Airlines say pilots are flocking again, despite higher ticket prices

The airlines have said the demand for travel is rising – and they believe the flyers will pay up to cover the airlines’ growing fuel bills.

After Omicron’s wave-driven swing covid-19 infection slow down Travel reservations for the beginning of 2022airline executives said demand refreshed faster than they expected. As a result, carriers said they expect to be able to absorb higher jet fuel costs by reducing flight capacity and passing on costs to customers.

“We are seeing an increase in demand that is truly unparalleled,”

Delta Airlines company

DA 8.70%

President Glenn Haunstein said at an investor conference on Tuesday. “This increase could not have come at a better time.”

Russia’s invasion of Ukraine prompted the West to impose sanctions and the airline industry was caught in the crossfire. As airlines face longer routes to avoid closed airspace and higher fuel costs, WSJ’s George Downs finds out how they plan to stay in the air. Illustration: George Downs

Russia’s invasion of Ukraine It raised concerns about global energy supplies, pushing jet fuel prices last week to their highest since 2008. Oil prices fell In recent days, airline executives have said demand is strong enough that fluctuating fuel costs do not jeopardize its recovery.

For consumers, this means one thing: higher ticket prices.

Fuel is typically the second largest expense for airlines after labour, accounting for about 20% of their costs. That could jump to 30% or more when prices rise, according to government figures. With few exceptions, most major US airlines no longer use futures and other financial instruments to hedge against price fluctuations, buying fuel only a few weeks in advance.

To cover increases in fuel prices, airlines usually try to increase fares and reduce less profitable flights, resulting in fewer flights and therefore higher prices for travelers. Some industry analysts have questioned whether these moves will work this time around, with price-sensitive leisure travelers now making up the lion’s share of publications, and amid a recovery that is still fragile and prone to sudden reversals.

But airline executives said on Tuesday they were confident the guide was still working. Executives have said travelers are willing to pay higher fares, allowing airlines to raise fares for their own Rising oil costs without undermining demand.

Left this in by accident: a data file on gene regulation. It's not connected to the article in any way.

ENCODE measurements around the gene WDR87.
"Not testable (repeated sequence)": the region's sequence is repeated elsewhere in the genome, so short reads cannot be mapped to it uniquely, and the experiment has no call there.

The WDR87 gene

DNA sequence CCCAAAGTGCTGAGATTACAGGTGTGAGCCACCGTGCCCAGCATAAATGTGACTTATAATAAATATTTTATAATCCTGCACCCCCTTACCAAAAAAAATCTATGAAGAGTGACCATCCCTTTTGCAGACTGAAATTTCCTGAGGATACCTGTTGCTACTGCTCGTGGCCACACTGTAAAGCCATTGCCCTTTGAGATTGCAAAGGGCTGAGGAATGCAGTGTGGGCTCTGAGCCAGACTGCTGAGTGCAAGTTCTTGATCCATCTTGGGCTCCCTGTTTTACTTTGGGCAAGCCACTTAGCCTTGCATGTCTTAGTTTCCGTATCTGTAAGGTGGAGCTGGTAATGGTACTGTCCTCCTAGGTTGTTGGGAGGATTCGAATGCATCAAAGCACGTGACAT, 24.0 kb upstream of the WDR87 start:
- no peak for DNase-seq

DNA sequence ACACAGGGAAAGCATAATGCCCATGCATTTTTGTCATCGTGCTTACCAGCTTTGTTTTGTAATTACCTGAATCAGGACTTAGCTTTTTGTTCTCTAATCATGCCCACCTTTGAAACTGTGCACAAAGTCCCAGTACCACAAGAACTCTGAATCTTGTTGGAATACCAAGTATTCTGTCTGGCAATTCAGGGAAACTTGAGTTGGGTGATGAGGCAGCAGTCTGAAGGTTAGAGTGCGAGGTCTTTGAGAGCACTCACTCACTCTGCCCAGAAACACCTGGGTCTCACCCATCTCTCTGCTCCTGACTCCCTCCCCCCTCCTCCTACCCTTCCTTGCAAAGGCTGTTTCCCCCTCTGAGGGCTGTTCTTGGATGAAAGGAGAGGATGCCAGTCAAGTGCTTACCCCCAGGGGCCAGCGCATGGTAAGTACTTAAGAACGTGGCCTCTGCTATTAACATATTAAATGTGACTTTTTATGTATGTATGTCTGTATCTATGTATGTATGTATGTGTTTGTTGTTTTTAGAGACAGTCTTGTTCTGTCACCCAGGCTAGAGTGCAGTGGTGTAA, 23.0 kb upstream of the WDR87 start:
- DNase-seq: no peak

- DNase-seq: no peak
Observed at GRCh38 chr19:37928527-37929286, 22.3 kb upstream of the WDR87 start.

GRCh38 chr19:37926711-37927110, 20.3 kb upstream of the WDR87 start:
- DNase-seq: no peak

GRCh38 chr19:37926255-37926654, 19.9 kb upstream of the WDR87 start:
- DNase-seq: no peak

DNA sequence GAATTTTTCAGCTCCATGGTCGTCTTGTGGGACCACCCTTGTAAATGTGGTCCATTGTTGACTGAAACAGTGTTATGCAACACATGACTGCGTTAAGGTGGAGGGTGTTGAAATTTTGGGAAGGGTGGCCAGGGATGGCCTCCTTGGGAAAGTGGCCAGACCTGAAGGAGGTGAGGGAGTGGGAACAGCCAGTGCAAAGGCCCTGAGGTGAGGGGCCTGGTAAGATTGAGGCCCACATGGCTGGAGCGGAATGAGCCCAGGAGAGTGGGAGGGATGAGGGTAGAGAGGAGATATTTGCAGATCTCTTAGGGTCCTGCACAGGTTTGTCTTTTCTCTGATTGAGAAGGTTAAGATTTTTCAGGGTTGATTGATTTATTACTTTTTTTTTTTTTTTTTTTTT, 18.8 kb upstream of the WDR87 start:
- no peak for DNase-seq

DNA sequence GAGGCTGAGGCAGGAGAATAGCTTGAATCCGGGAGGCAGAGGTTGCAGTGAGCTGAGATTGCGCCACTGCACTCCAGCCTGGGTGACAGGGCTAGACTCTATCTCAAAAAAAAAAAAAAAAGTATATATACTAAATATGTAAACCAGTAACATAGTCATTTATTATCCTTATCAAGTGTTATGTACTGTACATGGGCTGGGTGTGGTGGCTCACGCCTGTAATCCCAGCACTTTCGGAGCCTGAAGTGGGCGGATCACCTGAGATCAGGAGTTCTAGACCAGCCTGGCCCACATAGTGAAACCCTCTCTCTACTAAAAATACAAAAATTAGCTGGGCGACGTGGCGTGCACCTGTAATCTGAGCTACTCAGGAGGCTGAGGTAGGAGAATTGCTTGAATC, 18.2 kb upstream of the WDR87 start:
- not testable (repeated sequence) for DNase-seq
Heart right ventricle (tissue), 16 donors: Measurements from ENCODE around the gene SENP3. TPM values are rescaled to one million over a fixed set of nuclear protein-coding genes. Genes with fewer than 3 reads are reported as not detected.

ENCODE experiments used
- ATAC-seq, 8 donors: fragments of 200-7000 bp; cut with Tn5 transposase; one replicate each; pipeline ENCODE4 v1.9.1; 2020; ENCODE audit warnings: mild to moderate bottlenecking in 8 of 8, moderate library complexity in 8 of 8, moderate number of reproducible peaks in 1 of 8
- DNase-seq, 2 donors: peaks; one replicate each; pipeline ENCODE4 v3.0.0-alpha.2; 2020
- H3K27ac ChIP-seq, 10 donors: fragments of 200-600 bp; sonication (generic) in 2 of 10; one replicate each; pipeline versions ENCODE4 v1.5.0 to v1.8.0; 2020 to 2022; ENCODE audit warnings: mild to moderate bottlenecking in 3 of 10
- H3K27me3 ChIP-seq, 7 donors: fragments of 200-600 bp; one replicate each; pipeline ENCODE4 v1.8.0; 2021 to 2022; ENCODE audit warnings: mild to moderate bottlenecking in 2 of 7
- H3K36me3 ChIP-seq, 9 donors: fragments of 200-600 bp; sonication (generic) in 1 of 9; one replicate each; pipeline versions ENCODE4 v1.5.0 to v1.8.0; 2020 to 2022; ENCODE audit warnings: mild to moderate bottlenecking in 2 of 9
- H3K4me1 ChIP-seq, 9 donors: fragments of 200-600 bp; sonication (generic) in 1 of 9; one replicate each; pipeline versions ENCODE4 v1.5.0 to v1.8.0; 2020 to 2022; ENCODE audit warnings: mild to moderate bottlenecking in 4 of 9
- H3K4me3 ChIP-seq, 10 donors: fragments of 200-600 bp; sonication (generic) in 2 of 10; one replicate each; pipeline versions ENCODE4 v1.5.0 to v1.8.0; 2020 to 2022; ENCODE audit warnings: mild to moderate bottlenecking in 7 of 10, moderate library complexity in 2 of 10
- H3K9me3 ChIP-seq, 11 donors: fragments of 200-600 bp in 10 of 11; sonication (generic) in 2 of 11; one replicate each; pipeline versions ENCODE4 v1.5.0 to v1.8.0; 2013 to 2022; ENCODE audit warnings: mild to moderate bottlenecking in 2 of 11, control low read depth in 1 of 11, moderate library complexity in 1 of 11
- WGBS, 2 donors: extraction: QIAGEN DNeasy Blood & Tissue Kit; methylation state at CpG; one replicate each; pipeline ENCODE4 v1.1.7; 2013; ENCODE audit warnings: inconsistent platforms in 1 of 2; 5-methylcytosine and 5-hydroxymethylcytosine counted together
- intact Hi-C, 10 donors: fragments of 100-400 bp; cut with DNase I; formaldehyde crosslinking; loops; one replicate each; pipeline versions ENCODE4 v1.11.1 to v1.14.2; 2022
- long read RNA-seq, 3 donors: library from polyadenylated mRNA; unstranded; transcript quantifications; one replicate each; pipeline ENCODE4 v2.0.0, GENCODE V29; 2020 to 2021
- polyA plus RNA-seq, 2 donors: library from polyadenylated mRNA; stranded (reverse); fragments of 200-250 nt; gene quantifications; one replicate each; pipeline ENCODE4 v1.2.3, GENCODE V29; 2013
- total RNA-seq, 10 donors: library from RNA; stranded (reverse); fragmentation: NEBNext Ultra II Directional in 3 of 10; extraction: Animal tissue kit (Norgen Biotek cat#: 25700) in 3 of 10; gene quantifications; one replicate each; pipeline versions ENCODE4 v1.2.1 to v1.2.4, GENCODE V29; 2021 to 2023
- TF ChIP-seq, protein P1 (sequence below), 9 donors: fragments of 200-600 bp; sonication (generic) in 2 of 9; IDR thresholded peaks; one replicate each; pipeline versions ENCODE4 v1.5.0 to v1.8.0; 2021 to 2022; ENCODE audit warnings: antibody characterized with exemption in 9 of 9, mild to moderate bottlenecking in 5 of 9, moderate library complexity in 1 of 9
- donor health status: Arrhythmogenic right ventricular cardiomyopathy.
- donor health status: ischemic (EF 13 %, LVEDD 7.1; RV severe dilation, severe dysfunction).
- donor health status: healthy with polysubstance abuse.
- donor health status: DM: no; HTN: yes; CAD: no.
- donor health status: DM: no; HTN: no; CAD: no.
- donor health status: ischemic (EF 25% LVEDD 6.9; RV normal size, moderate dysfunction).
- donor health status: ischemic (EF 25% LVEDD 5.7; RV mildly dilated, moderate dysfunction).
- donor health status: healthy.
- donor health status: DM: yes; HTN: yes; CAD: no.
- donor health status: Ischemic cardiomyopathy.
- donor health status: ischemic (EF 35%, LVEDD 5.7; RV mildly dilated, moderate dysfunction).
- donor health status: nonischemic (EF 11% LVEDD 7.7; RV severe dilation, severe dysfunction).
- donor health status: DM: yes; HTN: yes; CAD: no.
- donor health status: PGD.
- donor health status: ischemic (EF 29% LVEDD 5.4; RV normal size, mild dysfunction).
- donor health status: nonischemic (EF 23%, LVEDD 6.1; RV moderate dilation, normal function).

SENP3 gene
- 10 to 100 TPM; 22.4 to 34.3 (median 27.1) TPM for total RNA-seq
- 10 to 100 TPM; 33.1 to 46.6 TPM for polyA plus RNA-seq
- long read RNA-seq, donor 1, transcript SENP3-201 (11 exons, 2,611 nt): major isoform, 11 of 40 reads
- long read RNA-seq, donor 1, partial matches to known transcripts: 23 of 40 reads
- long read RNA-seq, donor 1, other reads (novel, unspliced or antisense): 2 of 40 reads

“We can make money with oil prices of $100 a barrel or higher, and we will.”

American Airlines Group company

AAL 9.26%

CEO Doug Parker said.

Major US airlines said, on Tuesday, that their revenues in the first quarter of 2022 will likely be at the maximum of what they expected at the beginning of the year, or better. Airlines shares jumped on Tuesday: America,

United Airlines Holdings company

UAL 9.19%

gained more than 9%. Delta rose 8.7% and

Southwest Airlines company

love 4.89%

Which repeated its forecast for a profit after the first quarter, rose 4.9%.

Delta would have no problem getting back the additional $15 to $20 each way for the average ticket it needs to offset higher fuel costs — an amount the airline believes its customers will be willing to pay, Mr. Haunstein said.

“We are very confident in our ability to recover more than 100% of the fuel price that rose in the second quarter and likely through the end of the summer,” he said on Tuesday.

Airlines including United and American said they would reduce some flights. United said it has scaled back its air plans and now expects them to be a little lower this year than in 2019. The US company said it now expects capacity to fall 10% to 12% from 2019 levels in the first quarter, compared to its previous forecast of a cut By 8% to 10%.

“At this point, there is no demand destruction, just the opposite,” said Andrew Nutisella, United’s chief commercial officer. He said the airline accounts for a “significant percentage” of the rise in oil prices – after many seats were left unsold next summer, United can now sell them at higher prices.

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Going ahead with booking travel plans despite the price hikes and the war in Ukraine? Join the conversation below.

Southwest, one of the few carriers to hedge against fuel price increases, said it raised fares across its network on February 1.

“The pricing environment was healthy as demand returned after the Omicron variant,” Tammy Romo, Southwest’s chief financial officer, said Tuesday.

The rise in ticket prices has not dampened demand so far, which has been hitting new stages in the pandemic era. In February, domestic ticket reservations and revenue rose above 2019 levels for the first time since March 2020, according to the Adobe Digital Economy Index. Daily travel spending on Chase credit cards has exceeded 2019 levels for the first time since late January 2020,

c. B. Morgan Chase

Analysts and Associates said this month. Both Delta and American said they hit record sales days last week.

Airlines said they are also seeing encouraging signs for work travel, a profitable sector that has been slow to recover as companies delay bringing workers back to offices. United said corporate travel bookings are at 70% of 2019 levels, the highest levels since the start of the pandemic.

Some airline executives and industry observers have raised concerns about this Gasoline price hike in the pump and High prices of food and other services It can weaken the economy, hit consumers and undermine their appetite for travel spending.

JetBlue Airways corp.

JBLU 7.22%

Chief Executive Robin Hayes said Tuesday that pent-up demand for travel could cause customers to travel all summer, but cautioned that that may not last.

“I think we have to be a little cautious in the second half of the year – what do we think the economy is going to do?”

write to Alison Sider at [email protected]

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